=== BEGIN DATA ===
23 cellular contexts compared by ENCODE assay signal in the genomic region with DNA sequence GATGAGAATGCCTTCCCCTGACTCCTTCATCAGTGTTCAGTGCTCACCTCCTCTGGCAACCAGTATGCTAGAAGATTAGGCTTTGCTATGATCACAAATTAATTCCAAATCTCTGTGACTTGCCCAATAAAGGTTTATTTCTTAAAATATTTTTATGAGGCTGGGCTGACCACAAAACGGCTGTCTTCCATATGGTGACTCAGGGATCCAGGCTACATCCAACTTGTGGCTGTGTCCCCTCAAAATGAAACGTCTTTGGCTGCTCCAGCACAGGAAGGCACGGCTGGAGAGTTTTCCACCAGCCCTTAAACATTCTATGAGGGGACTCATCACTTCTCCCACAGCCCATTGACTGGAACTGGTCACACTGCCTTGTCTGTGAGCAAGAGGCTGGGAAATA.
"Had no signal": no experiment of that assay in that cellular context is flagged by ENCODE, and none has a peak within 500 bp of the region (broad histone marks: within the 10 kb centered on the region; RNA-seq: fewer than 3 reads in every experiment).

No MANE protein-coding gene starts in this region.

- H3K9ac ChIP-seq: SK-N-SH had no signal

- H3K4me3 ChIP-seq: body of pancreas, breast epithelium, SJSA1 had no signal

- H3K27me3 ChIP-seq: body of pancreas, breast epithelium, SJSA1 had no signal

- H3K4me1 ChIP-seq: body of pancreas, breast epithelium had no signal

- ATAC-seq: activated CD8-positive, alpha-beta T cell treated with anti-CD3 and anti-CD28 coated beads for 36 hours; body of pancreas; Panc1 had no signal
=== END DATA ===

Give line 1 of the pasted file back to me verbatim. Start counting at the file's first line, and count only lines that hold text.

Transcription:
23 cellular contexts compared by ENCODE assay signal in the genomic region with DNA sequence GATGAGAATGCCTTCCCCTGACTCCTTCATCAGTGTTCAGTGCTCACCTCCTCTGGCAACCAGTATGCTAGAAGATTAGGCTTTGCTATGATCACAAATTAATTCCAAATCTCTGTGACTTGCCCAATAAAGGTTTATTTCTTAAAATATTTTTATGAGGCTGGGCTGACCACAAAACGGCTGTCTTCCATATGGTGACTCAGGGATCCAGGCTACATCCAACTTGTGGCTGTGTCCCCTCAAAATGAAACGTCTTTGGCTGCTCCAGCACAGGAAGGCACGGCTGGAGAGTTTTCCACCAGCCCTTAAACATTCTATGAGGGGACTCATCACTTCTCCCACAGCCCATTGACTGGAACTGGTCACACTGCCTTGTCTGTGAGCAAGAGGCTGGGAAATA.